Oh I totally agree with all you say. We can’t be prepared 100% of the time!
    One thing for sure, I’m 100% sure of my ability, but you never can tell if things will go to plan!
    Though we know we won’t be fired over any result, that it is merely a check list, it’s our pride in our job, our vocation, that gives birth to those nerves that I we feel, knowing someone will be observing us.
    Good luck though my dear, you will be great!!!

    Liked by 1 person

    • Barb Knowles says:

      Thank you, and you’re right….it’s professional pride. But I think the fact that, at least here in the U.S., we are dictated by the horrible assessments that make all the kids perform like little robots, and requires us to teach to the exams, is horrid.

      Liked by 1 person

      • Ritu says:

        Oh it’s the same here in the UK too. I hate these assessments and benchmarks which don’t give any leeway for individual kids. Leaves some labelled as underachieving even though their strengths lie in other areas… went through it personally with my son last year. He’s not academic but creative, musical and sporty. Thankfully the secondary school he went to in September is great at pushing them in what they are good at as well as nudging them in the right direction where their weaknesses are.
        As a nursery and primary school teacher, I find it so hard to have to judge children who are so tiny… not even ready to write, yet already being ‘marked’!

        Liked by 1 person

  3. I wish there was more passion and teaching in education and less testing of both students and teaching. Real life isn’t full of exams it is full of lessons. Great post and good luck with your January.

    Liked by 1 person

  4. stomperdad says:

    Ugh… teaching students to take a test is not teaching, it’s preparing. I remember being observed while I was teaching in VA. I never really stressed over it because I knew I was doing a good job, but I was always curious to know how I’d done (I still have the results all my observations!). But no matter how often we were or weren’t observed, it all came down to how well our students performed. I totally understand you here…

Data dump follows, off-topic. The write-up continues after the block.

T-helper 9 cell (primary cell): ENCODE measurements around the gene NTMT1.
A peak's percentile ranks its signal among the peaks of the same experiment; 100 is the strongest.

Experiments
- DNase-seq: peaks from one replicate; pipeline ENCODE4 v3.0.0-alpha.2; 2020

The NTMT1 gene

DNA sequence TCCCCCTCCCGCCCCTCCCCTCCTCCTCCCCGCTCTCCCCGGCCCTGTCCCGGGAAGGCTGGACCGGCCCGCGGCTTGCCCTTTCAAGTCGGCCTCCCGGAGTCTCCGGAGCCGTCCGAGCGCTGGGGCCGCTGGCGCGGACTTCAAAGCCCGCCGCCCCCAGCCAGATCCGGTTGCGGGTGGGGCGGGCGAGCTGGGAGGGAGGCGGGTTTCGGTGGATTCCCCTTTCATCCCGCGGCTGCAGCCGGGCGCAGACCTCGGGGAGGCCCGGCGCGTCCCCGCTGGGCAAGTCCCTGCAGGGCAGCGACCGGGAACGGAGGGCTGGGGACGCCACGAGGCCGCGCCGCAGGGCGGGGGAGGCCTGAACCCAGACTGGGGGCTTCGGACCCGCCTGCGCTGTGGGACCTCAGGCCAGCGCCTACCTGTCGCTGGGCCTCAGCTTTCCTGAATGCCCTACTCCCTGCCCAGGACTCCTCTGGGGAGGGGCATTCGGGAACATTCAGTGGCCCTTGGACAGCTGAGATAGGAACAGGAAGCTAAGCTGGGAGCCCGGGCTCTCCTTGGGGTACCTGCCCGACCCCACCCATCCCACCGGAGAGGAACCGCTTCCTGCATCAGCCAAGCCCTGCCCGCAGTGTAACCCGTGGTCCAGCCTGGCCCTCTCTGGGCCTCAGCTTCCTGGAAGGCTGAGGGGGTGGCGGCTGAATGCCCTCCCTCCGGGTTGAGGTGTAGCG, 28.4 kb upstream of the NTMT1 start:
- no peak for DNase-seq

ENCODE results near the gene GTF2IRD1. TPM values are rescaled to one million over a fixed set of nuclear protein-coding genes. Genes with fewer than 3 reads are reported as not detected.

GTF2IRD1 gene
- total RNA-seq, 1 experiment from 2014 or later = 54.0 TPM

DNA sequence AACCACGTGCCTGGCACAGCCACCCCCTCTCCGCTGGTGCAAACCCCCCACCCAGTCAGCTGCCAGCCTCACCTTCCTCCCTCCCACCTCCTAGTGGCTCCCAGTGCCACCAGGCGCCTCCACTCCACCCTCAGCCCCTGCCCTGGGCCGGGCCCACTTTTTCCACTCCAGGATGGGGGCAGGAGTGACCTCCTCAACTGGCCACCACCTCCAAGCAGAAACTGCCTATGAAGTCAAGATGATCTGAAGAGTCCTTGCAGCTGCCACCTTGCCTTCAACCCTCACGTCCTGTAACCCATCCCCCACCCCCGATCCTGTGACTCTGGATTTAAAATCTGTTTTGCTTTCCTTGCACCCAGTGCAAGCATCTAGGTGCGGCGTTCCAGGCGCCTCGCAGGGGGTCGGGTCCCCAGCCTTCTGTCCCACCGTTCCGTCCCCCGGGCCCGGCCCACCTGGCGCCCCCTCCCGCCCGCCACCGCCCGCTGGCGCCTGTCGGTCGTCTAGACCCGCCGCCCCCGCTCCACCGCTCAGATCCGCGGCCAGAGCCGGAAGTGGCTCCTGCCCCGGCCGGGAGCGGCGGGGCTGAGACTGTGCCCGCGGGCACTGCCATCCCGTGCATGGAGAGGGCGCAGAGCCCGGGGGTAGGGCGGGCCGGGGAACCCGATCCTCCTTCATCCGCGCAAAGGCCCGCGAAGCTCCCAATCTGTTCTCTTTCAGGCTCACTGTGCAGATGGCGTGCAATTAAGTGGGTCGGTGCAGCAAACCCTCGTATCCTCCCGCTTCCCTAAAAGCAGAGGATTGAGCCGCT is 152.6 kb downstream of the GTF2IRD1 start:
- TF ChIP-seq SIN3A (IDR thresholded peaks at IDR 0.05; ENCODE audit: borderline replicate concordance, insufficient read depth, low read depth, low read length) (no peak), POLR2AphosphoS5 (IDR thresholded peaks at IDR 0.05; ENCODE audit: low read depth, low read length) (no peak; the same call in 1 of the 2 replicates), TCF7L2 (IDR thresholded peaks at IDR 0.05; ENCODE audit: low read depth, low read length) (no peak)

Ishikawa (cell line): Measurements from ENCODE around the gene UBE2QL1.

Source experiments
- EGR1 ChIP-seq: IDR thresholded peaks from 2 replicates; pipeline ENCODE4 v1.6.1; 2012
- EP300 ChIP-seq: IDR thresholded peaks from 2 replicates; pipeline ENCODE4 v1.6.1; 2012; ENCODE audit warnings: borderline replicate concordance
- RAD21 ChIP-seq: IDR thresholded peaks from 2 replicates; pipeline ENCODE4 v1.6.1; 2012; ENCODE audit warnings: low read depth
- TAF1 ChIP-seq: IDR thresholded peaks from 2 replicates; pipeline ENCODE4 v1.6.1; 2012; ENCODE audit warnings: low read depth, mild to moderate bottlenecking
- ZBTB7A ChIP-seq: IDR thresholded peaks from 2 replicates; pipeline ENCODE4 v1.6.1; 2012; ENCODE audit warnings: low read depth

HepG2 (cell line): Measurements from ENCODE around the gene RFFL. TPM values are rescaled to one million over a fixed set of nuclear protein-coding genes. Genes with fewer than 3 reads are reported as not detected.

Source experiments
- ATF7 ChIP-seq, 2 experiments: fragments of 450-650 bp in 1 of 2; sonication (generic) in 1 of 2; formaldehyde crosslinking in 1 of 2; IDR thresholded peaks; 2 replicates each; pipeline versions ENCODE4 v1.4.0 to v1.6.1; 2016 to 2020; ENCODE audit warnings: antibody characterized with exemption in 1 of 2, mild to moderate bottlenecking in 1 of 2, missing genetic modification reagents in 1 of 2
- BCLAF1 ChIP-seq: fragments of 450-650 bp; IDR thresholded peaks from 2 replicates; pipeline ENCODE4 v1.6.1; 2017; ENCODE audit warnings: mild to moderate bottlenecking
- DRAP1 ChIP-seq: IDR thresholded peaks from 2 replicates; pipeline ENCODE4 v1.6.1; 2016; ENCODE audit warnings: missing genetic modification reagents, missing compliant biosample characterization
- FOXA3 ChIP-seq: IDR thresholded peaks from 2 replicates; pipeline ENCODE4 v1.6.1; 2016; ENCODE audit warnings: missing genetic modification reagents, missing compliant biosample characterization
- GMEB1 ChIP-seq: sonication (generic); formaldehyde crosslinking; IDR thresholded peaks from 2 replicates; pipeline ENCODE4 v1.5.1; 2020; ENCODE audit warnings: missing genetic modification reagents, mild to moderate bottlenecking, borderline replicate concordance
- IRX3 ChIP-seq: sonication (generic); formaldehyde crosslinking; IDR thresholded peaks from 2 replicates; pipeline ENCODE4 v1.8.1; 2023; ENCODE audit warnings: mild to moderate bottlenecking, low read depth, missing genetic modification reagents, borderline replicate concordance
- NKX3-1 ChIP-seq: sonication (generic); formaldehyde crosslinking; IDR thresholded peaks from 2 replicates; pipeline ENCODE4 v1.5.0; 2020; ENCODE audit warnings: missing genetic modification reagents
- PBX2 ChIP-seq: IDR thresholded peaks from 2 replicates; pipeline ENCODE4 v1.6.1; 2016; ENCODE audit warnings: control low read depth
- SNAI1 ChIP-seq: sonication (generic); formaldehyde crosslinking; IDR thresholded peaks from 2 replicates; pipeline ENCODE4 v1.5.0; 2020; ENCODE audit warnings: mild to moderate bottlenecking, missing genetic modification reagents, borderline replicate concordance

Liked by 1 person

  5. George says:

    Teachers teach for a standardized test now. Creativity has been taken away. Very sad.

    Liked by 1 person

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  7. Bea dM says:

    Observation that’s so techinical doesn’t sound very effective. Until a couple of years ago, one of my jobs as a consultant was to supervise language trainers in a large corporation with surprise visits in most of their locations in the country. But it had nothing to do with test results. I obviously expected top-rate in-depth language skills from trainers – including some flavour of “mainstream” accent -, but the real focus was on getting the pulse of teacher attitude and energy, class dynamics and participation. You can get a good grasp of what’s really going on in just ten minutes! Do relax, you sound like a dream teacher 🙂 I hope you get your observation it over with asap!

    Liked by 1 person

  8. Val says:

    In my opinion tests, exams and observation don’t help anyone except bureaucrats and, surely, that’s why they exist – to keep them in their jobs? Sorry you have to go through all this crap. You and your students. (It’s the same in the UK. Has been for as long as I can remember though it’s got worse in the past couple or so decades._

    Liked by 1 person

    • Barb Knowles says:

      The tests are designed by business people, not teachers. That says it all. And the head of the education department nominated by future President Trump is no friend of public education. So it will only get worse, I’m afraid.

      Liked by 1 person

  9. Paul says:

    The best teachers I ever had were the ones who taught the material without me even realizing that they put together a comprehensive lesson plan. It didn’t feel like school – it felt like they were telling me things I needed to know. That was real teaching.

    Liked by 1 person

  10. Ann Coleman says: